Specifically, we’d like to be able to fit any kind of model you could write in BUGS (i.e., any directed acyclic graphical model expressible with side arithmetic and a suite of known distributions).

]]>I’m also checking out Theano, which has C code generators and even a CUDA (Nvidia GPU) linker. I can’t see that it has a full LAPACK-like matrix lib, though, and we’re going to need to do some hairy matrix ops for hyperprior covariance matrices.

We can’t really do what we want easily directly in numpy because the functions aren’t easily vectorizable. Matt Hoffman’s been using Cython to speed up the basic Python implementation of HMC; I don’t know if he’s tried the type defs, because they appear to be critical for Cython speed if you want to achieve “almost the speed of C” (and by “almost”, it looks like a factor of 2 or so slower, which we could probably live with).

]]>Let me try to sell you on NumPy, and PyMC: it’s actually not very difficult to write arbitrary C extensions for numpy. Cython is easy to use and compiles directly into C while interfacing nicely with NumPy, giving you the speed where it counts (I do this at work sometimes). This allows you to have all the benefits of numpy and the ability use the existing PyMC framework for doing MCMC. The downside is that derivatives would have to be custom written for the C extensions you create.

]]>For the kinds of models we have with lots of arbitrary designs in the data matrix, it’s hard to vectorize in something like numpy or R. If we have to evaluate our functions in Python, we’re sunk speed-wise.

]]>Unfortunately, I don’t have much constructive advice for you. My C kung-foo is weak, but I have looked around at the AD packages for both C and Python, and haven’t found anything that really seems like easy to learn.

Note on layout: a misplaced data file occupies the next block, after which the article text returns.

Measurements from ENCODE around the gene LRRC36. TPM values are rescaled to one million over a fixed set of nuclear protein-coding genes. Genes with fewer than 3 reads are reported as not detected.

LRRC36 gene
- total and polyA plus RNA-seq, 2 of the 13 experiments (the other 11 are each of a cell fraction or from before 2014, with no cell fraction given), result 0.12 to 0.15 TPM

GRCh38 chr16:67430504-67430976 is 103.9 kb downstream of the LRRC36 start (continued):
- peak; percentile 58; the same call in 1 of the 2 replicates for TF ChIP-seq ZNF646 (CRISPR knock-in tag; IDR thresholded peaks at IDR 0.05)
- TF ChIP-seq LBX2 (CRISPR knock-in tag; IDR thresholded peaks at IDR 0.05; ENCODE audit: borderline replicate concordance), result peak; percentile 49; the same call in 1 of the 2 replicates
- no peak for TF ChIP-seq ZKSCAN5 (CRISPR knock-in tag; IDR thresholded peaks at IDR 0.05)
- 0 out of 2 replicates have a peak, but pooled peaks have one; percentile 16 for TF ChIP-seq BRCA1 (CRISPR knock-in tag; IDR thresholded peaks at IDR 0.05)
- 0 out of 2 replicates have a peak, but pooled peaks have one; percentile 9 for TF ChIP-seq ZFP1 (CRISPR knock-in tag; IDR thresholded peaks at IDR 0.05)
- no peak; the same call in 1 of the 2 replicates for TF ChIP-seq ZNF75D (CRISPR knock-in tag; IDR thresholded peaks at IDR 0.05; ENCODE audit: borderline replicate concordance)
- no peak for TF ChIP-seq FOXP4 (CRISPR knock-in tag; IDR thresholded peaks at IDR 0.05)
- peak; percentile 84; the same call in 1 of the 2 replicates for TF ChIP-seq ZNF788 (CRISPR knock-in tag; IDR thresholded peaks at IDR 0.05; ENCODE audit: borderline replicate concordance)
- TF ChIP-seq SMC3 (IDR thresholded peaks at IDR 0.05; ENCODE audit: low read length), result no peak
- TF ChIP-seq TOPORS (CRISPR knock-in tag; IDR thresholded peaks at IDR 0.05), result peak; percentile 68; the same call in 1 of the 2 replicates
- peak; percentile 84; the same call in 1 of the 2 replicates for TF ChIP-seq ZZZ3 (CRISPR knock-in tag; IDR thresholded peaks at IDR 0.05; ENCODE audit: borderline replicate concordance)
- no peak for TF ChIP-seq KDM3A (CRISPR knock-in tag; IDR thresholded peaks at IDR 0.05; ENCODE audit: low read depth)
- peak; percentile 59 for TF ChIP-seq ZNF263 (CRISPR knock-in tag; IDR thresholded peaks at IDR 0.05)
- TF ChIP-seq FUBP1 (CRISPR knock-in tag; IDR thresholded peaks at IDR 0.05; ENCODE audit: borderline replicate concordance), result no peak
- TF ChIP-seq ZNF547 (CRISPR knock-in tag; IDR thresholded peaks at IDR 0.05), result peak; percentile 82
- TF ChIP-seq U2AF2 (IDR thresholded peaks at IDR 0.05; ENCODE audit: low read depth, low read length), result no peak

Our aims diverge a bit because I am interested in making tools for general use, while you sound like you want to make something for specific use. Because I want something for general use, I have even more requirements, like I want the AD package to work well with Numpy arrays, supporting efficient broadcasting, the numpy lin-alg functions etc. all for at least the 2nd derivative. AlgoPy (http://pypi.python.org/pypi/algopy/0.3.0) may come close to this, but I haven’t had a chance to look into it.

]]>Our high level goal is widely shared: sampling from the posterior of a large-ish multilevel generalized linear model. For example, in Gelman et al.’s voting models, we have a few thousand predictors (mostly interaction terms) arranged into a few dozen levels, with parameters at each level getting multivariate normal (or t) priors which are themselves given scaled inverse Wishart hyperpriors (or maybe some other things we’ve been playing around with).

We’re looking at Hamiltonian Monte Carlo and would like to use AD to compute the gradients if it’s feasible. For AD to be less trouble than its worth, I need AD to work with matrix libs (inverses, eigenvalues, etc.), stat libs (multivariate normals, inverse Wisharts, etc.) and math libs (log gamma functions, etc.)

I’ve spent a few days poring over autodiff.org and the refs in the Wikipedia, but can’t seem to find anything that exactly fits what we need. I’ve installed packages and gotten the basics to run, but I can’t find anything that does reverse mode and has extensive math libs linkable.

Oh, we’d like to do this in C, so it’s efficient at the scale we’re looking at, and we’d also like to use a package with a license that lets us redistribute.

]]>One point I don’t agree with is that the problem is the curse of dimensionality. Currently I think the _curse of reversibility_ is the bigger issue. Statisticians seem enamored by detailed balance because it makes life easy, but the flip side is that it is equivalent to reversibility and that is a killer. Applying a fixed reversible transition kernel gives geometric convergence. We’ve got to do better than that.

I hope you are heartened to hear that there are indeed active research groups working hard on getting gradient based methods into MCMC — including the ones you listed work from. A few others you might be interested in are the delayed acceptance method that can use Jacobians (http://ba.stat.cmu.edu/journal/2010/vol05/issue02/christen.pdf), and a conjugate direction sampler that uses gradients, big-time (http://www.physics.otago.ac.nz/reports/electronics/ETR2008-1.pdf).

My guess is that the real gains are yet to be made, and will come when provably convergent non-reversible MCMC samplers make effective use of gradient infromation. We have interesting times ahead.

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